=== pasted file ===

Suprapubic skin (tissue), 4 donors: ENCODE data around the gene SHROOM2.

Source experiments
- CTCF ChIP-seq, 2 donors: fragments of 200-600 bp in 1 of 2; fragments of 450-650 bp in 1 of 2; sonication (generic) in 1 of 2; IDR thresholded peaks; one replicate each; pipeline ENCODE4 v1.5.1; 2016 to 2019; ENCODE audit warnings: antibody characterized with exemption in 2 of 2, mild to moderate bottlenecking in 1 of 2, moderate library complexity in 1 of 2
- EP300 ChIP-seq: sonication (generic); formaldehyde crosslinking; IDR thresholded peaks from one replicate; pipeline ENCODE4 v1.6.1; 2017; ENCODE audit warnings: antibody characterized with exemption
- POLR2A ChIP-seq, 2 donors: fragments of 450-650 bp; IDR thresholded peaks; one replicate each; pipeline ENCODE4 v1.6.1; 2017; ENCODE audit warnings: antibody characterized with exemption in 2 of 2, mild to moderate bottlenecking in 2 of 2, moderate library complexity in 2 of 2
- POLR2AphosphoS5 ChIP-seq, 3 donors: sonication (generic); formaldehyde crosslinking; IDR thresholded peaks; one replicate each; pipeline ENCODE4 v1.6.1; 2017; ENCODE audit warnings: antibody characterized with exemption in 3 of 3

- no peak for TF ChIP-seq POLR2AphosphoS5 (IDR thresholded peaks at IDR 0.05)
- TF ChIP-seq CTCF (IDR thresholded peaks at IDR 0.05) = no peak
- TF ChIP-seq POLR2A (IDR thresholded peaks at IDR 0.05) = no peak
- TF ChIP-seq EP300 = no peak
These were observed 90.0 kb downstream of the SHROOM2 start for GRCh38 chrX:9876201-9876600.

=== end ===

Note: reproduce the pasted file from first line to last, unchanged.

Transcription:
Suprapubic skin (tissue), 4 donors: ENCODE data around the gene SHROOM2.

Source experiments
- CTCF ChIP-seq, 2 donors: fragments of 200-600 bp in 1 of 2; fragments of 450-650 bp in 1 of 2; sonication (generic) in 1 of 2; IDR thresholded peaks; one replicate each; pipeline ENCODE4 v1.5.1; 2016 to 2019; ENCODE audit warnings: antibody characterized with exemption in 2 of 2, mild to moderate bottlenecking in 1 of 2, moderate library complexity in 1 of 2
- EP300 ChIP-seq: sonication (generic); formaldehyde crosslinking; IDR thresholded peaks from one replicate; pipeline ENCODE4 v1.6.1; 2017; ENCODE audit warnings: antibody characterized with exemption
- POLR2A ChIP-seq, 2 donors: fragments of 450-650 bp; IDR thresholded peaks; one replicate each; pipeline ENCODE4 v1.6.1; 2017; ENCODE audit warnings: antibody characterized with exemption in 2 of 2, mild to moderate bottlenecking in 2 of 2, moderate library complexity in 2 of 2
- POLR2AphosphoS5 ChIP-seq, 3 donors: sonication (generic); formaldehyde crosslinking; IDR thresholded peaks; one replicate each; pipeline ENCODE4 v1.6.1; 2017; ENCODE audit warnings: antibody characterized with exemption in 3 of 3

- no peak for TF ChIP-seq POLR2AphosphoS5 (IDR thresholded peaks at IDR 0.05)
- TF ChIP-seq CTCF (IDR thresholded peaks at IDR 0.05) = no peak
- TF ChIP-seq POLR2A (IDR thresholded peaks at IDR 0.05) = no peak
- TF ChIP-seq EP300 = no peak
These were observed 90.0 kb downstream of the SHROOM2 start for GRCh38 chrX:9876201-9876600.